I have an agnostic perspective on political art. Some artists (see Wilfred Owen) do it well. Others (see Shostakovich) have mixed results and often receive more acclaim for banal yet political works (see Shostakovich's 7th and 8th symphonies) and fewer plaudits for their lively, witty works (see Shostakovich's 1st and 15th symphonies). We can hope that such reverse aesthetic discrimination will eventually diminish over time. Finally, I am certain that many writers and poets who expressed their anti- or pro-war stance produced utterly banal works, but their crime is not so great because those works will soon be forgotten.

(Link thanks to Chuck Tryon.)

Thursday, February 12, 2004

Bill Wiseman Drafted the Law Allowing Lethal Injections, Then Lived to Regret It [Davidsonians in the News]

Roger H. Brown, Davidson graduate, is First Non-Member of Berk Family to become President of Berklee College of Music [Davidsonians in the News]

Pithy Flaubert Criticism
So she killed herself. She deserved it, the sleazy tramp.
Read on . . .

P.D.Q. Bach & Peter Schickele The Jekyll & Hyde Tour [Atlanta Event]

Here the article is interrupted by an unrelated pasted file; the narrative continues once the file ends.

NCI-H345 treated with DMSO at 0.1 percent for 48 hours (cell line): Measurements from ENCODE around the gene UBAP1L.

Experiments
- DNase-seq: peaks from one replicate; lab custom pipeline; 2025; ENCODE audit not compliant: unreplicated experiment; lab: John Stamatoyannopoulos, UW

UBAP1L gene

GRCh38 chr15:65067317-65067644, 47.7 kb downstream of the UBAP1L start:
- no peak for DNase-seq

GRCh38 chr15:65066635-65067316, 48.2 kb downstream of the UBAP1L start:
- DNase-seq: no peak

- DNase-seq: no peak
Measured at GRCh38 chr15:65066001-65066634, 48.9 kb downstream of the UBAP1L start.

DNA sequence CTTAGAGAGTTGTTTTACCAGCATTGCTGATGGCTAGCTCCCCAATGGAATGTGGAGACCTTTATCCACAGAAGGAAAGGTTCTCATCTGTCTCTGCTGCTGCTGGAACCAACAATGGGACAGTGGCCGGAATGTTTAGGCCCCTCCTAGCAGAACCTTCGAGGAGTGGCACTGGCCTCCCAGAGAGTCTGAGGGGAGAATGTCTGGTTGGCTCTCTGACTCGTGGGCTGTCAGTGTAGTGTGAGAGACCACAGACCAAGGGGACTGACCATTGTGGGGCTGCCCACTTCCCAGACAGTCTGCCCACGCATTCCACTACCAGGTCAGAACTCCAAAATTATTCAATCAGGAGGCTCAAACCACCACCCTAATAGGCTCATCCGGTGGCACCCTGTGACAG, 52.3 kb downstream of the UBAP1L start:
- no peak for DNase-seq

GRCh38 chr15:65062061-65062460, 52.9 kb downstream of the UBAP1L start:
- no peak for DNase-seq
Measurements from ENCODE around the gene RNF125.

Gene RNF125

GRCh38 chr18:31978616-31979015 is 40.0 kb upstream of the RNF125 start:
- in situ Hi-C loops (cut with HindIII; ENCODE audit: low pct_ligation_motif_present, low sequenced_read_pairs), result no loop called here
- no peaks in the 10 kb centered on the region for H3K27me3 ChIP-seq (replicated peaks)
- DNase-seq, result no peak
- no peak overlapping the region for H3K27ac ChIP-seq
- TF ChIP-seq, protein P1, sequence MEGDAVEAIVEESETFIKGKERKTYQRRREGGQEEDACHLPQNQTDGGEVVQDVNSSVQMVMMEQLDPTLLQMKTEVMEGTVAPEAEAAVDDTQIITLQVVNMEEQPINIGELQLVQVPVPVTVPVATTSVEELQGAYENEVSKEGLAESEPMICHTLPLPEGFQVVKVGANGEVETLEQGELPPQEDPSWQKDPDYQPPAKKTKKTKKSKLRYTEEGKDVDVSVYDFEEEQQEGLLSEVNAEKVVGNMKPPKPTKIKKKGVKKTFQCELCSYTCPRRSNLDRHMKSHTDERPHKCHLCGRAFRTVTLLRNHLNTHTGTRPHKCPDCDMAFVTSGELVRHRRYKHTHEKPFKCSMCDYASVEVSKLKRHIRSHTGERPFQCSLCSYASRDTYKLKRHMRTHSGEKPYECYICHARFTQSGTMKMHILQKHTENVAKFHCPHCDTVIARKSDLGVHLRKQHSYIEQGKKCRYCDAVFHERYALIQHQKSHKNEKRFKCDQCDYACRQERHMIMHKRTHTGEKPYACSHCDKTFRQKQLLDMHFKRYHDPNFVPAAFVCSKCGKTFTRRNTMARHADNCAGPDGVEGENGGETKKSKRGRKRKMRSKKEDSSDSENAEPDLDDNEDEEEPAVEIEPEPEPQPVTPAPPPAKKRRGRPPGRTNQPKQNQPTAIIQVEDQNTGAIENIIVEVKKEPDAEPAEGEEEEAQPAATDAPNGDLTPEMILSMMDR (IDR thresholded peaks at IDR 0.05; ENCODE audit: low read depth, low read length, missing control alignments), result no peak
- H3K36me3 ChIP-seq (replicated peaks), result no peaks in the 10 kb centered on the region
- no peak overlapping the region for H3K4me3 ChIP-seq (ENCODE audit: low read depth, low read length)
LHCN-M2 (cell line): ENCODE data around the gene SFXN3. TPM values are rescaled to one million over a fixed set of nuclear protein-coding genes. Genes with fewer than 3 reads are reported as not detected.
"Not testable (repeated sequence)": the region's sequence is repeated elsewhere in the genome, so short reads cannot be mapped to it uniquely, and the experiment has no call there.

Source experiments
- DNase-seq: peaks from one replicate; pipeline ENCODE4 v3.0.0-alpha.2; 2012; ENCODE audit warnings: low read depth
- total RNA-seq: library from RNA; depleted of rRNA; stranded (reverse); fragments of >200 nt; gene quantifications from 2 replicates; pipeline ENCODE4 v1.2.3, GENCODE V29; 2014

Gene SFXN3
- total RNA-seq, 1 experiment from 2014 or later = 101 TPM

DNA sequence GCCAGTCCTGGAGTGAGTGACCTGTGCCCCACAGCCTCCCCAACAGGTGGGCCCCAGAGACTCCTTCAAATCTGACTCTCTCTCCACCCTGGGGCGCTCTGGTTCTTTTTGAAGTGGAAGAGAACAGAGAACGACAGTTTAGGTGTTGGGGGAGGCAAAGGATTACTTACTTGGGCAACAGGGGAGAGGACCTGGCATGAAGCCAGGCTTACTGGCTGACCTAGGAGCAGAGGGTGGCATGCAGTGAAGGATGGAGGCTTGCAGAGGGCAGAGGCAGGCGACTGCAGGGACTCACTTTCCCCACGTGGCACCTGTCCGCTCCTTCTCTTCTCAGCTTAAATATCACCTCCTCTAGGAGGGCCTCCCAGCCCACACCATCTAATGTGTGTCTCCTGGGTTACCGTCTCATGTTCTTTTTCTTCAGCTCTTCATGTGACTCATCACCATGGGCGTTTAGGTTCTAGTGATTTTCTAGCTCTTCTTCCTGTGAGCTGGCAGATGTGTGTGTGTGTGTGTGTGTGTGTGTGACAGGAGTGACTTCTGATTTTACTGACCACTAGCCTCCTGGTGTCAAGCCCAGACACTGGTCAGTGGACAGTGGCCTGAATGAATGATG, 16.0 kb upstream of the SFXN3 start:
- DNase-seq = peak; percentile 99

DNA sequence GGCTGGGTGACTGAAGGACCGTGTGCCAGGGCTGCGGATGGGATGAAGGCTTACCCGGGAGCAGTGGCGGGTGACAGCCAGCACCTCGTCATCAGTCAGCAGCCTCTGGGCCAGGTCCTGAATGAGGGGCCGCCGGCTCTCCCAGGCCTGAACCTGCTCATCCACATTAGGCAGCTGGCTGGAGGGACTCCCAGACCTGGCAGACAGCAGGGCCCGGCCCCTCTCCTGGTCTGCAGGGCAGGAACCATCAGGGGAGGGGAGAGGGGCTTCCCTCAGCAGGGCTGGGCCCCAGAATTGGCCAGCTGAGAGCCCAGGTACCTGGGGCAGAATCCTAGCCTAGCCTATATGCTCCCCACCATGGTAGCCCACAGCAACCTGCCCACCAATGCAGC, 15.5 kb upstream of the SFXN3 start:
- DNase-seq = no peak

Saturday, February 14 at 8 p.m.
Ferst Center for the Arts

"Madras on Rainy Days" by Samina Ali [Atlanta Event]

Thursday, February 19th
Margaret Mitchell House. 990 Peachtree Street.
6:00 Reception, 7:00 Author's Talk
Admission: $8 for non-members, FREE for members
Call 770.578.3502 for reservations

From the Press Release--
Madras on Rainy Days is a striking novel from a new voice in fiction, Samina Ali, the first Muslim Indian woman to be published in the U.S. Set against the backdrop of the ancient city of Hyderabad and mounting Hindu-Muslim tensions, the novel lyrically evokes the complexities of life behind the chador, the black cloak and head covering worn by Muslim women.

Ali's own experience as a woman raised in both the U.S. and in India closely mirrors that of her protagonist, Layla. Like her main character, Ali reluctantly agreed to an arranged marriage only to find her mate had compromised something as well, his sexual freedom. In "Madras on Rainy Days", she deftly explores the taboo of homosexuality within the Indian Muslim community, as well as the conflicts over freedom of thought and expression that many modern Muslims face.

Ali was born in Hyderabad and was raised there and in the Minneapolis/St Paul area. She received her M.F.A. from the University of Oregon. She lives in San Francisco with her son.

Wednesday, February 11, 2004

More on Academia
From a comment by moof1138 in a Crooked Timber thread entitled Conservatives in Academia:

The labels ‘conservative’ and ‘liberal’ take on new and peculiar meanings in Academia. For instance, I believe in affirmative action, increasing taxes on the rich, socialized medicine, I am pro-legalized abortion, hold Christianity to be institutionalized ignorance, and donate to the ACLU. In all you could say I am pretty left wing. Except when I was a grad-student in Classics.